When a juvenile is accused of breaking the law, people near to him may utter something like "he was such a good kid. It must be the crowd he got into." In a best-case scenario, Lt. General H.R. McMaster is suffering the same fate, for David Frum tweets "one of the finest reputations in the US military is not an asset to be cast away in this manner."
That has been manifested twice rently. Reuters reports
Asked about reports that Donald Trump's son-in-law had tried to set up a secret channel of communication with Russia before the president took office, U.S. National Security Adviser H.R. McMaster said that so-called "back-channeling" was normal.
McMaster declined to speak specifically about the case of Jared Kushner, who serves as a senior adviser to Trump, but when asked if it would concern him if someone in the administration tried to set up a back channel with the Russian embassy or the Kremlin, he replied "no".
"We have back-channel communications with any number of individual (countries). So generally speaking, about back-channel communications, what that allows you to do is communicate in a discreet manner," McMaster said.
"So it doesn't pre-expose you to any sort of content or any kind of conversation or anything. So we're not concerned about it."
When the content of the meeting is kept secret for approximately three months- as this one did- blackmail becomes plausible. Of course, that would have been less likely had Kushner tried to set up such "back-channel communications" with, say, the Netherlands rather than a geopolitical enemy such as Russia. It also may have been helpful had it occurred after his father-in-law had actually become President or if someone had informed the NSA or the CIA of the scheme.
Former FBI agent and fellow at the Foreign Policy Research Institute Clint Watts argues "The idea of using Russian facilities to skirt Russian surveillance in the U.S. would either be a serious attempt to hide something or the actions of a young amateur." A real estate tycoon arguably worth nearly a billion dollars, Kushner is no amateur.
McMaster's lack of concern, given the paucity of detail about the incident, should be troubling. Nonetheless, at least he (presumably) didn't lie there, unlike when
"I think it's extraordinary that there would be an expectation that the president would have to say explicitly that he supports Article 5. Of course he does," McMaster told reporters at the end of a Group of Seven summit in Sicily.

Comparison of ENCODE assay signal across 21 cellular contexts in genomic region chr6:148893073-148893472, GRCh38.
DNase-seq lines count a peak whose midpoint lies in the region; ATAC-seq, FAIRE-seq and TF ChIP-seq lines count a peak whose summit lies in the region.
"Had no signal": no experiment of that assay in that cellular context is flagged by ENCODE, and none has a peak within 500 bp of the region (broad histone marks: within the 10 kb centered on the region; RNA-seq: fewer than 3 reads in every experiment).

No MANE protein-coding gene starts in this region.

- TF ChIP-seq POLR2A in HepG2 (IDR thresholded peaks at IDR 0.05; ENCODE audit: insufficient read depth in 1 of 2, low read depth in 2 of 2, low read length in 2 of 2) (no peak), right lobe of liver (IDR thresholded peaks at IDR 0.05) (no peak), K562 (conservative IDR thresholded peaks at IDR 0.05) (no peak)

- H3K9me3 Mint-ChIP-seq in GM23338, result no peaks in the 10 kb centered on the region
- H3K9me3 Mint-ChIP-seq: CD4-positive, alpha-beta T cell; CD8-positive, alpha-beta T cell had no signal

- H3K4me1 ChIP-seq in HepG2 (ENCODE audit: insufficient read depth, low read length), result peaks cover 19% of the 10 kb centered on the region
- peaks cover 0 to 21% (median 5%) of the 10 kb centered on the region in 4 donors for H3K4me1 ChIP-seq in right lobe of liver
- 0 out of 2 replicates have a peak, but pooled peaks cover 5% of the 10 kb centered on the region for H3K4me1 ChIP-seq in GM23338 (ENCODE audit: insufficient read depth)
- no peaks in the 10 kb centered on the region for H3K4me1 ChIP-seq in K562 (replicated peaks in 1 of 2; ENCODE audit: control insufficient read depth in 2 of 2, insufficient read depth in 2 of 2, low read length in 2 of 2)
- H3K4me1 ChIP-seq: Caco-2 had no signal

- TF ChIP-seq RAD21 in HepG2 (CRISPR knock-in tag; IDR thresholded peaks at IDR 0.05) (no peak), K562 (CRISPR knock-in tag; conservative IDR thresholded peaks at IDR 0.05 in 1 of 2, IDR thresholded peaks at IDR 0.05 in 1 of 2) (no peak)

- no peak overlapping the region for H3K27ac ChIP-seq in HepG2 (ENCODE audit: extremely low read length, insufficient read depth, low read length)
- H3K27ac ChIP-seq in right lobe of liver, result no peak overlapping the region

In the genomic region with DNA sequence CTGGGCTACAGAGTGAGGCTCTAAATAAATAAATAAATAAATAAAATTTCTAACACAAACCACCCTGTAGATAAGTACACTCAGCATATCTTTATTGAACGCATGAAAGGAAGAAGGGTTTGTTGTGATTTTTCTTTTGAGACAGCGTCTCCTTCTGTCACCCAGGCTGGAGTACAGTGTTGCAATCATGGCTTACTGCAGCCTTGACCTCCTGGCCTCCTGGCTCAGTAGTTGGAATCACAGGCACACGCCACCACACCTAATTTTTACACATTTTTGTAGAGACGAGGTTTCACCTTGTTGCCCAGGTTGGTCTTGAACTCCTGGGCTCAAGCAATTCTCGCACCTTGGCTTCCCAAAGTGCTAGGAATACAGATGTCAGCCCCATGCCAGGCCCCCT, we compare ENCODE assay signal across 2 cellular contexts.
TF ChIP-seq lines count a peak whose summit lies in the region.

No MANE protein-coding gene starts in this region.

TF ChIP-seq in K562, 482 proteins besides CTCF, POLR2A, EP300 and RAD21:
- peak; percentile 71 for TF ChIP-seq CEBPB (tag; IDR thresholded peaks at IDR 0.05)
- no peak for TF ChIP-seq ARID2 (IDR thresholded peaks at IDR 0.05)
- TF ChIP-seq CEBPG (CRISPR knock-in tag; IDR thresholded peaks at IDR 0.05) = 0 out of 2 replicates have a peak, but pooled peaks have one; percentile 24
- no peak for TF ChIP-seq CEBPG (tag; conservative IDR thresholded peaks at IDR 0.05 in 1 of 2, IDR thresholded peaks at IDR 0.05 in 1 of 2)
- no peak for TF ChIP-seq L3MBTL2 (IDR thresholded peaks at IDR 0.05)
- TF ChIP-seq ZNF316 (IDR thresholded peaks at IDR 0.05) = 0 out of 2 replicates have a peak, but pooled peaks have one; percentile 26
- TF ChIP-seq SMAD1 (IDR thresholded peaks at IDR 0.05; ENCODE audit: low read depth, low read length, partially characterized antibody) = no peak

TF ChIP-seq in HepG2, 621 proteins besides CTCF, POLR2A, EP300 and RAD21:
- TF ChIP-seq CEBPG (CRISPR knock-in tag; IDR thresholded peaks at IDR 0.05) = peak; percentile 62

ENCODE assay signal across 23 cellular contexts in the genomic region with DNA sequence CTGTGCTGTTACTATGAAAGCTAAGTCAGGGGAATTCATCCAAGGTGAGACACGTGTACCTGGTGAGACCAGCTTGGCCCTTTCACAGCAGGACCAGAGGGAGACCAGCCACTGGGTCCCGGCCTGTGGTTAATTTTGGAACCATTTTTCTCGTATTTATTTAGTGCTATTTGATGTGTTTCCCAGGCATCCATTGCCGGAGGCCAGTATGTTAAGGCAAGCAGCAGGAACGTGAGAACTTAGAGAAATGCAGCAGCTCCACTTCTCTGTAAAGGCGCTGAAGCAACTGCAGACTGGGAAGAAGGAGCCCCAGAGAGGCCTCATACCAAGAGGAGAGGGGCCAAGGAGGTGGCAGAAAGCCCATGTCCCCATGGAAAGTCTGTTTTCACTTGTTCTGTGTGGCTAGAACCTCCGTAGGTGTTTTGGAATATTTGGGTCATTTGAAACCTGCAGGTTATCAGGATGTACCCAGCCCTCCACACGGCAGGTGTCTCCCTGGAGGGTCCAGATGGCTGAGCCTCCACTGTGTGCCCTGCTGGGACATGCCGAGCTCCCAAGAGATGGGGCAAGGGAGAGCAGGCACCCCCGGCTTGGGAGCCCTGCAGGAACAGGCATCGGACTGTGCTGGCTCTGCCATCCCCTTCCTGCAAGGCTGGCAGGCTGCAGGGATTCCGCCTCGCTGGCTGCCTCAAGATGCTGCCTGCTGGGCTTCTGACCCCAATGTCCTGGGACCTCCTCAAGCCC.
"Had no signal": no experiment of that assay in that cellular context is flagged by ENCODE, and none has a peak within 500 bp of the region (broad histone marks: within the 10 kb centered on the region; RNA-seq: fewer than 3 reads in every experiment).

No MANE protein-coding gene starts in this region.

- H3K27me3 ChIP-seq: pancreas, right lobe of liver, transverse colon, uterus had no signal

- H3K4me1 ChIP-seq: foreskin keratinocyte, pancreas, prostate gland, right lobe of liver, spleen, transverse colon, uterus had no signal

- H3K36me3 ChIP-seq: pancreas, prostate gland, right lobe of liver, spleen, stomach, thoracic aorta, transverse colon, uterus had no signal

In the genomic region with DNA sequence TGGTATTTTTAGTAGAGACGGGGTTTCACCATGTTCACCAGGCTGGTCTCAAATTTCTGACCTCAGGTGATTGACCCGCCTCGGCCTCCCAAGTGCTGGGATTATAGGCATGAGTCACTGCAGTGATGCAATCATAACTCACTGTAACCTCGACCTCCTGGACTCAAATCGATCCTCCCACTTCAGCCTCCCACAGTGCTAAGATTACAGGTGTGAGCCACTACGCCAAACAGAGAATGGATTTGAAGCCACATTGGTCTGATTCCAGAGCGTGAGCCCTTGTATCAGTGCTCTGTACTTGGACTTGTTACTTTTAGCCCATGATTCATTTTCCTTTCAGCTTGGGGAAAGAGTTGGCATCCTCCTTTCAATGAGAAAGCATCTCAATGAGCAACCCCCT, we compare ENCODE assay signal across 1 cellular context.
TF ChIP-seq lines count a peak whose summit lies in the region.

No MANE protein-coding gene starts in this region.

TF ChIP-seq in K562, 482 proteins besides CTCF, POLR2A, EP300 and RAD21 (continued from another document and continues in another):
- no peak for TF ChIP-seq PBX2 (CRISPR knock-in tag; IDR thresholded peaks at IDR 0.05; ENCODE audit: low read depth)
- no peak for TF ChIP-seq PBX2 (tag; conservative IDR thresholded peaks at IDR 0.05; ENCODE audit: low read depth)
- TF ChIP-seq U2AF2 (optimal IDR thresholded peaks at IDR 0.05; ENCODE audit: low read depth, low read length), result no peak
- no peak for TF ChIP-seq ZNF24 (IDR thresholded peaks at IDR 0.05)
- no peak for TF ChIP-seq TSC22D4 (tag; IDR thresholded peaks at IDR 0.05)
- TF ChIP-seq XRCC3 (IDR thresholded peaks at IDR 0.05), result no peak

"He did not make a decision not to say it," McMaster continued. "It was implicit in the speech. There was no decision to not put it in there. It is a matter of fact that the United States, the president, stands firmly behind our Article 5 commitments under NATO."
In his speech in Brussels, the President noted that after the terrorist attacks of 9/11/01 "Our NATO allies responded swiftly and decisively, invoking for the first time in its history the Article 5 collective defense commitments."
But this was not the USA standing behind its own commitments to NATO, but rather those nations standing behind their commitment on behalf of America. Trump added
.... grave security concerns are the same reason that I have been very, very direct with Secretary Stoltenberg and members of the Alliance in saying that NATO members must finally contribute their fair share and meet their financial obligations, for 23 of the 28 member nations are still not paying what they should be paying and what they’re supposed to be paying for their defense.
This is not fair to the people and taxpayers of the United States...
This was less an implicit recognition by the President of his nation's commitment to Article 5 than an implied threat that if other nations don't pony up the dough, he may have to reconsider the USA's posture. It was a shout-out to the isolationists who were energized by the candidate who criticized US military intevention abroad, yet stated of ISIS “I would bomb the shit out of them. I’d just bomb those suckers. I’d blow up the pipes, I’d blow up the refineries, I’d blow up every single inch—there would be nothing left.” And of course take their oil, because we're the biggest, the best, and always entitled.
Of giving Kushner a pass, Malcolm Nance tweets "McMaster headed to disgrace. He's willfully ignorant of allegations or willing to risk our national security. Either one is disqualifying."
There, the National Security Advisor blew smoke up our backside, as he did commenting on Trump's NATO speech. Lieutenant HR McMaster is in with a bad crowd, and it's up to him to start leveling with the American people or get out..